Ferdinand. Pray, what are the monsoons, Emily?

Emily. They are periodical winds, to which those countries are subject lying within a certain distance of the equator. They blow in one direction for a time, and, at stated seasons, change, and blow for an equal space of time from the opposite point of the compass.

Louisa. Do not forget the little hummingbirds, Emily, which were in the case next to the bird of Paradise. What beautiful little creatures they were! And Mrs. Horton says that nature has provided them with forked tongues, completely formed for entering flowers, and drawing out the honey, which is their natural food.

Mrs. B. Did Mrs. Horton tell you how curiously they construct their nests?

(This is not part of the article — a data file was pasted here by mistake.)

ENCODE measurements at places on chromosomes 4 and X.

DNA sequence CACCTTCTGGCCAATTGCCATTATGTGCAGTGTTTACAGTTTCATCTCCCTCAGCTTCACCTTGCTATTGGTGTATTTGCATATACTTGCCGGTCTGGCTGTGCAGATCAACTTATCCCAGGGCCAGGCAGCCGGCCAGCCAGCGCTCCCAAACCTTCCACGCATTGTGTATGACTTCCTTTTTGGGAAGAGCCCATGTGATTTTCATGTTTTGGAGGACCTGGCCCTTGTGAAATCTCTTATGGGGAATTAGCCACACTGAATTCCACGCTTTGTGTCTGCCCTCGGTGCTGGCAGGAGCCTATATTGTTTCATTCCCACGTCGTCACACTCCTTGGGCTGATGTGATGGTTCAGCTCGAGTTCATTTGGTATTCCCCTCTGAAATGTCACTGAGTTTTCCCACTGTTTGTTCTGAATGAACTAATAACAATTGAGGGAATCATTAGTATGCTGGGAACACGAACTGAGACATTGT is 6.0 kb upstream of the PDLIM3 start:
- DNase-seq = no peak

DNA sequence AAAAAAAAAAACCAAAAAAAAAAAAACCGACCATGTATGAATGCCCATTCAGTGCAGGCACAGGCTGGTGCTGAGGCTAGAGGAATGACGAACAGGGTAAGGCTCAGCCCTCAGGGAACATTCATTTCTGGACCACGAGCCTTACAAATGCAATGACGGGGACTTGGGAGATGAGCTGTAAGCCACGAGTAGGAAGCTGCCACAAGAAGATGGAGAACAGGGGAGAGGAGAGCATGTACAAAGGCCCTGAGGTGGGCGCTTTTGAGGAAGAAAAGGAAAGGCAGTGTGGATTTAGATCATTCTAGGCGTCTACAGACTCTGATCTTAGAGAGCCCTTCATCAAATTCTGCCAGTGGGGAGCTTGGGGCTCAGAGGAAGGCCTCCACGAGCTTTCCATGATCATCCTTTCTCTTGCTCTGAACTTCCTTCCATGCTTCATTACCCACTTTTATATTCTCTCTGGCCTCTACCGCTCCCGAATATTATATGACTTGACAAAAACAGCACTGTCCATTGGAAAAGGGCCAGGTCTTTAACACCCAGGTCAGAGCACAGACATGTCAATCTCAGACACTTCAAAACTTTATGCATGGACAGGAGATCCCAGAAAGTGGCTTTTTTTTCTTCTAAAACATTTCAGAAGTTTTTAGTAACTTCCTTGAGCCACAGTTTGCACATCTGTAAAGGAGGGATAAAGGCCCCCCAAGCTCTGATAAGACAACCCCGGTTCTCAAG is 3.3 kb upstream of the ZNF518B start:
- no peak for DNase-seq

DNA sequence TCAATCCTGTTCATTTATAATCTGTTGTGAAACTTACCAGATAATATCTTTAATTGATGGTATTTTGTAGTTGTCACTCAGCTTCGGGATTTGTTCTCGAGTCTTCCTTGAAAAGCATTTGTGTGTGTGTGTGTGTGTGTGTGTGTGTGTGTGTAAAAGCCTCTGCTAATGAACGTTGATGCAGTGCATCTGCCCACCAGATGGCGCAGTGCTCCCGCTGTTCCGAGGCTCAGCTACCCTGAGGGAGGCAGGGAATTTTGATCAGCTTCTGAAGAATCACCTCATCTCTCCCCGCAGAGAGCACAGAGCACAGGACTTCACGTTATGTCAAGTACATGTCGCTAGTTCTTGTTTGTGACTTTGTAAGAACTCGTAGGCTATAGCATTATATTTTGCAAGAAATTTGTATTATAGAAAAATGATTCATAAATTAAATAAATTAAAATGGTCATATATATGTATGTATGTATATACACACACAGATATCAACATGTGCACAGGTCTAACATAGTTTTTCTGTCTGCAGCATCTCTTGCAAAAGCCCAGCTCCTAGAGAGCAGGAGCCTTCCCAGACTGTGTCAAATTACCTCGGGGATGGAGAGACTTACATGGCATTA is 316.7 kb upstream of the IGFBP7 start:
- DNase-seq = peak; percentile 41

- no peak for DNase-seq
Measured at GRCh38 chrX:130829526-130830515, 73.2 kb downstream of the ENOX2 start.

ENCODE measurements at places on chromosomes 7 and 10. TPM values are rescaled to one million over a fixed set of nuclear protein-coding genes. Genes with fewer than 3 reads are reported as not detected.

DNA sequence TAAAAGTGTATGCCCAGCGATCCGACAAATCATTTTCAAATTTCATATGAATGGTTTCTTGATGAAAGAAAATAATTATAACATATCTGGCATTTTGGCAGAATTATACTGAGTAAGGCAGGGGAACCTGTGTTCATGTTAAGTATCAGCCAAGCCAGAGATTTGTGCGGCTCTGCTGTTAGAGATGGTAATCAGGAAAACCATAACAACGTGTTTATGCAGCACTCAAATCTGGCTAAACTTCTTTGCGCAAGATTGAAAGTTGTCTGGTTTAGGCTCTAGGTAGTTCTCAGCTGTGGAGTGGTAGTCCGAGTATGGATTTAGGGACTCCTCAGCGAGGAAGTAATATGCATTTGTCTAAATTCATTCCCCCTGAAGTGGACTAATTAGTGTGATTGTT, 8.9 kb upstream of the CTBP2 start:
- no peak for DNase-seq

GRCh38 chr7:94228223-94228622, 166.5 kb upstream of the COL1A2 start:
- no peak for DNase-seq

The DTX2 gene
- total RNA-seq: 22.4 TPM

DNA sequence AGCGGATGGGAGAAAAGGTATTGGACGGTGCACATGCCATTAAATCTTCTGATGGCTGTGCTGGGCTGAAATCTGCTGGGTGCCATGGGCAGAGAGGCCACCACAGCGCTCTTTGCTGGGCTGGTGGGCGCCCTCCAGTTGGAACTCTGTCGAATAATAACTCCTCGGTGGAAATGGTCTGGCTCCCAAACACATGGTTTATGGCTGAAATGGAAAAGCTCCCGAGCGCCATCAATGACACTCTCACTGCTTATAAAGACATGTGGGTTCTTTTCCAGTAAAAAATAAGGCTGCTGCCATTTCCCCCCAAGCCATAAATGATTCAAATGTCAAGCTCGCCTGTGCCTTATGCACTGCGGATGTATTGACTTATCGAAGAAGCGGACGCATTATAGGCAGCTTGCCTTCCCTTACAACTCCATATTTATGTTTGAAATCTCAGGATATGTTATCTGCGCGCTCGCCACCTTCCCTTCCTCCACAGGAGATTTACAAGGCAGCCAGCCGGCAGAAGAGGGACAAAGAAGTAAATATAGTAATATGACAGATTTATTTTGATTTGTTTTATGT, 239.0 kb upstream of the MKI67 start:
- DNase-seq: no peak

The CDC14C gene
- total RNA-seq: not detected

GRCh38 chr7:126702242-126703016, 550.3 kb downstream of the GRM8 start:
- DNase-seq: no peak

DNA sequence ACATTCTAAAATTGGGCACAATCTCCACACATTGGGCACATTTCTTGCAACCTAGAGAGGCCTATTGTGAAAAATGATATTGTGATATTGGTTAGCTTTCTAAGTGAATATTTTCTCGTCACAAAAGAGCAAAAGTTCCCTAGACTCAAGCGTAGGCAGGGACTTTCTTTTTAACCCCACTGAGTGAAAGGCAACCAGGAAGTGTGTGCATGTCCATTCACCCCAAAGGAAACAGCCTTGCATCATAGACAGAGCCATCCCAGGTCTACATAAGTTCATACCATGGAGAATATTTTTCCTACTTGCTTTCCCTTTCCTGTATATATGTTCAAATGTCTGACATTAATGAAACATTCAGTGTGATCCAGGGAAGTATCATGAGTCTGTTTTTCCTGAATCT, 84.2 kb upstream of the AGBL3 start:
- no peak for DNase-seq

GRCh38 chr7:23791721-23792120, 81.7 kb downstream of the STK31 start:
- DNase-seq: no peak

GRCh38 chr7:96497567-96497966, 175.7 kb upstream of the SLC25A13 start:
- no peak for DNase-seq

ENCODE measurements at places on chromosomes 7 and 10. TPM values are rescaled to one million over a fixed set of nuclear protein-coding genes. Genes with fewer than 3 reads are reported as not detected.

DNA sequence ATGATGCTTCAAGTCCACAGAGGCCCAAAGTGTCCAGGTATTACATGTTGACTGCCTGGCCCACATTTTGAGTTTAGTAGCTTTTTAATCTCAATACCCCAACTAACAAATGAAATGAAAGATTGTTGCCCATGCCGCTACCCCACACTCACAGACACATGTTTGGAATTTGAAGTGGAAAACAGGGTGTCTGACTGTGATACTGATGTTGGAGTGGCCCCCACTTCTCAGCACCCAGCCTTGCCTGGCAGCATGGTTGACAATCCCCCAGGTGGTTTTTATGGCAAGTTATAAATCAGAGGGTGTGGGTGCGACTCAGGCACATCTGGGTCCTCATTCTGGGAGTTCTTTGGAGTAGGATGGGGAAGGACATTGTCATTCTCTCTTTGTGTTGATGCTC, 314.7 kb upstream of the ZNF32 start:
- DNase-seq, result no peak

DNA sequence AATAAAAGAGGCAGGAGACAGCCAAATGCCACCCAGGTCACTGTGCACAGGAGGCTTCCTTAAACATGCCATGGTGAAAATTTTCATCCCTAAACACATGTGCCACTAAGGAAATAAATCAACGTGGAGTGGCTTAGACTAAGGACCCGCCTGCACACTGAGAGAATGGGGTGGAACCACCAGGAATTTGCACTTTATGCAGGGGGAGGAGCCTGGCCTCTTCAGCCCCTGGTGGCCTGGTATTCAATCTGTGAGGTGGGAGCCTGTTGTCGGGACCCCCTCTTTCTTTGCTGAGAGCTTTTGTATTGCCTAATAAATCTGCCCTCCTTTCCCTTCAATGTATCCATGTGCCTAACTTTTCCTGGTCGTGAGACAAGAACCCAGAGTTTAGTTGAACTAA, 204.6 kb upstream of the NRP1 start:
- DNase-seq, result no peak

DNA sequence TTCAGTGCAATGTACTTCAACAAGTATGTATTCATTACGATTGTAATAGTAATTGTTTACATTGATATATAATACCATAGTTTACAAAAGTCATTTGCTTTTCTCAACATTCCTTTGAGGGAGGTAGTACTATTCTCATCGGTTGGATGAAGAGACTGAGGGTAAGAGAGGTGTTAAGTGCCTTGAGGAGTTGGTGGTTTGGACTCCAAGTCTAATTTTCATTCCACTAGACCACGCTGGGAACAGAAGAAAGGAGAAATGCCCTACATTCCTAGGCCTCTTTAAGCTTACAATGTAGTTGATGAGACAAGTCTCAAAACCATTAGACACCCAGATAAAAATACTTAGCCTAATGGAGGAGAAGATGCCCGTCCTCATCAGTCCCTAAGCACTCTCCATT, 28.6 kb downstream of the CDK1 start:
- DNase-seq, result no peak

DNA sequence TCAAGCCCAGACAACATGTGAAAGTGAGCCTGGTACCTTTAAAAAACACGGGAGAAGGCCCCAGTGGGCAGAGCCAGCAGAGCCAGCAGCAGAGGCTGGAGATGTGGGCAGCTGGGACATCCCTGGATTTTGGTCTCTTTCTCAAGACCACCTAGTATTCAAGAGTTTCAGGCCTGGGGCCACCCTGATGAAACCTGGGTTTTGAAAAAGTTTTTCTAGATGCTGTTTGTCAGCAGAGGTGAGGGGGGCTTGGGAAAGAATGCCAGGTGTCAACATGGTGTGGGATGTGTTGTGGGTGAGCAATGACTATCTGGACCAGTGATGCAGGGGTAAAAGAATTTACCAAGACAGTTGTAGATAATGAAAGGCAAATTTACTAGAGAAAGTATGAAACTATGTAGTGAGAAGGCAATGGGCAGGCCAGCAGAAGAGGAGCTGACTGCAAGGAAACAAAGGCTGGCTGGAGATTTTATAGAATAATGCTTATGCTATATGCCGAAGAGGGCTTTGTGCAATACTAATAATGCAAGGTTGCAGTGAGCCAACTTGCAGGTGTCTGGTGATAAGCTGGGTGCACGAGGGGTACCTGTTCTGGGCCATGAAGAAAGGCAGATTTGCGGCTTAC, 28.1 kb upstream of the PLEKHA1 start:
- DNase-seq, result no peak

Louisa. Oh, yes; she showed us one: it was suspended on the very point of a twig. She says, they adopt this plan to secure them from the attacks of the monkey and the snake. They form them in the shape of a hen's egg, cut in half. The eggs are not bigger than a pea, of a clear white, with a few yellow specks here and there. I wish I had some of these pretty little creatures; but Mrs. Horton says they will not live in England, it is so much colder than the tropical climates.

Ferdinand. What little feet the Chinese women have, mamma! We saw one of their shoes, and I am sure it was not a bit bigger than little Sophy's.

Emily. But you know, Ferdinand, that is not the natural size of the Chinese ladies' feet: they are confined, while they are babies, with very tight bandages, which prevent them from growing.

Louisa. I am glad I am not a Chinese little girl. Such small feet cannot be very useful to them when they grow up to be women, I think.

Mrs. B. Indeed, they are not: The poor things are perfect cripples, and are obliged to be carried wherever they go.

Ferdinand. Oh, how I pity them! They can never run about and enjoy themselves while they are little, as we do, Louisa.